What does a shiatsu therapist do and how does she (most shiatsu therapists are shes) do it? That’s hard to know. There are studies out there, but not many. No double blind studies are possible because how can the therapist not know if he’s giving a real or a placebo treatment? So, we can never have “gold standard” double blind studies for any kind of human administered bodywork, but we can make observations never-the-less.
We can monitor blood glucose (BG) and blood pressure (BP) and heart rate (HR) before and after treatments to gauge the effect of shiatsu on these parameters, comparing them, of course, to baseline markers over time. Modern medicine spends a lot of effort telling how these bio markers need to be under control and in the context of a shiatsu praxis (or almost anywhere) they have become extremely easy to test.
Testing for cortisol in saliva is another test that is relatively easily done within the bounds of the practice of bodywork. Testing for inflammatory markers such as C-reactive protein (CRP), interleukin-6 (il-6) and tumour necrosis factor alpha (TNF-α) would be worthwhile as well but would require research funding to implement.
Bodywork creates a “knowing” in the body of the receiver that is hard to quantify and is also hard to quantify the carry-over of this “body-self-knowing.” Since we can’t eliminate the placebo effect or the nocebo effect through double blind studies we have to take them into account. Bodywork is a very practical discipline so if we can take advantage of placebo effect while discouraging nocebo effects it leads to an alleviation of symptoms which is aligned with our purpose naturally.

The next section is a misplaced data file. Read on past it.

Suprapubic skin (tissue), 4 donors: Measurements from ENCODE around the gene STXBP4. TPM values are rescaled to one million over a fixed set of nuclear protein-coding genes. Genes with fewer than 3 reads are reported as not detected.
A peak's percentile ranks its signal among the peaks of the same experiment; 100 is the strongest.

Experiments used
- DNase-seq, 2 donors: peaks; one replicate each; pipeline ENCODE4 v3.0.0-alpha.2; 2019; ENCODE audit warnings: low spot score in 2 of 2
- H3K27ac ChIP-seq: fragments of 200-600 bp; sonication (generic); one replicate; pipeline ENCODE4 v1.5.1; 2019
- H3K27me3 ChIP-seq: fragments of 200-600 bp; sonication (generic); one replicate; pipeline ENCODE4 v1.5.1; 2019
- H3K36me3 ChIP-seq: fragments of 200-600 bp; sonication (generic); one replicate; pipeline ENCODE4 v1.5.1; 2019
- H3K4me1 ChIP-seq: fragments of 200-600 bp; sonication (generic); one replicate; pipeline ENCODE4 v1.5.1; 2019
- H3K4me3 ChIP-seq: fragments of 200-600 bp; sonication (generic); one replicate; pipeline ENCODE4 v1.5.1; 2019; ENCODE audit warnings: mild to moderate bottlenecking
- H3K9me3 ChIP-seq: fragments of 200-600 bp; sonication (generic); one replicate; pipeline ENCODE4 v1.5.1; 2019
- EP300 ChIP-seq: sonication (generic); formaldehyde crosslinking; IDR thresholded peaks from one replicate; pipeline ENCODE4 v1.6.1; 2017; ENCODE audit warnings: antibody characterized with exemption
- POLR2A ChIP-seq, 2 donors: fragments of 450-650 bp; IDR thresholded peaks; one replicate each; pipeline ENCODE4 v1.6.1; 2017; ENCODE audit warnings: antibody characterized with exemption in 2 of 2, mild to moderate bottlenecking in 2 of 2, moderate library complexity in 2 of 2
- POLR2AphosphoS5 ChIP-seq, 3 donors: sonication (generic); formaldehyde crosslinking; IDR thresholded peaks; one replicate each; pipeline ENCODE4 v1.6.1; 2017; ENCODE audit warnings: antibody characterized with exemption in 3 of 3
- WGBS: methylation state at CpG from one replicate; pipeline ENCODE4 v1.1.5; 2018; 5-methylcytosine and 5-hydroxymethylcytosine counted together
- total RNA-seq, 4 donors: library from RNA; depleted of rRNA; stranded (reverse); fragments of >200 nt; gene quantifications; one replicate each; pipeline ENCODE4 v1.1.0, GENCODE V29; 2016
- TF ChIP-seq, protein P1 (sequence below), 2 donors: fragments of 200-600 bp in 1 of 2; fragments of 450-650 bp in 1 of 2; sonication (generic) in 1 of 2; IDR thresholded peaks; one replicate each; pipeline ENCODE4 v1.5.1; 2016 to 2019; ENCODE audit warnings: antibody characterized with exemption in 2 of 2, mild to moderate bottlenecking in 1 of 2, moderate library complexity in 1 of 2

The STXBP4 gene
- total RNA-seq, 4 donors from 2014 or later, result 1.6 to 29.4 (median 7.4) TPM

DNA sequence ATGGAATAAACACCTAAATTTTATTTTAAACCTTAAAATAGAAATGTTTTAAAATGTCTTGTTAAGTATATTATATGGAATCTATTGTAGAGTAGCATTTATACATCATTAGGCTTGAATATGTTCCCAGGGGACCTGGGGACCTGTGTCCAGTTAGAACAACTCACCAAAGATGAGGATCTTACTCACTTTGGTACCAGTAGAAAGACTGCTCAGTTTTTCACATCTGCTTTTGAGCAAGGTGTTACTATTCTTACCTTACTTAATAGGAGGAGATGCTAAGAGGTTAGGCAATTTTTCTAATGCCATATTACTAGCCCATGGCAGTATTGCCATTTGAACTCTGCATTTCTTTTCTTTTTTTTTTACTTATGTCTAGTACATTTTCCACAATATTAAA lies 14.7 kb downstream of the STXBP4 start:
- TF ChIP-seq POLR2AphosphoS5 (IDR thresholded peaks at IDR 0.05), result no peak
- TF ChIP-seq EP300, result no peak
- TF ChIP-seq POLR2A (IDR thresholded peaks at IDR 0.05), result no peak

Does all this testing help specifically our bodywork? It might. It might not. If we just want to prove that bodywork is effective well, we know that already. Since we can’t test at the highest standard of science then why bother? If we want to really complement allopathic medicine it would be worth trying to understand how following BG, BP, HR and inflammatory markers can help us to tailor our approach to each client even more? Would hormone panels and cholesterol levels also be relevant to shiatsu and other forms of bodywork in the future and body worker be better trained to interpret the results of the standard test arrays? I would say yes could even also make the effects of different types of bodywork apparent. Moreover this quantifiably would make it easier for physicians to refer be movement and manual therapies because the results would be more transparent.
So what does a shiatsu therapist do? Well, that’s hard to know. The reasons that bring people to want to investigate themselves in this way are also often deep and hard to fathom. In bodywork both giver and receiver both look into a mirror without reflections. Did those years of ball leave your shoulder out of whack or was it the moment you casually noticed the truck skidding on the newly rain swept highway then tensed…. Was that break-up only something you’ve ever before seen on TV? These things are difficult to know. But the body has something to say about these things as well and with shiatsu we have a good way to listen. You get to listen with all of you for a few short minutes rather than just with your ears. When you have such a strong intention to listen you are more likely to hear something, but, you also might not want to hear it. This is the same for both giver and receiver. It’s this choice that’s so difficult to quantify in studies but choices we have never-the-less.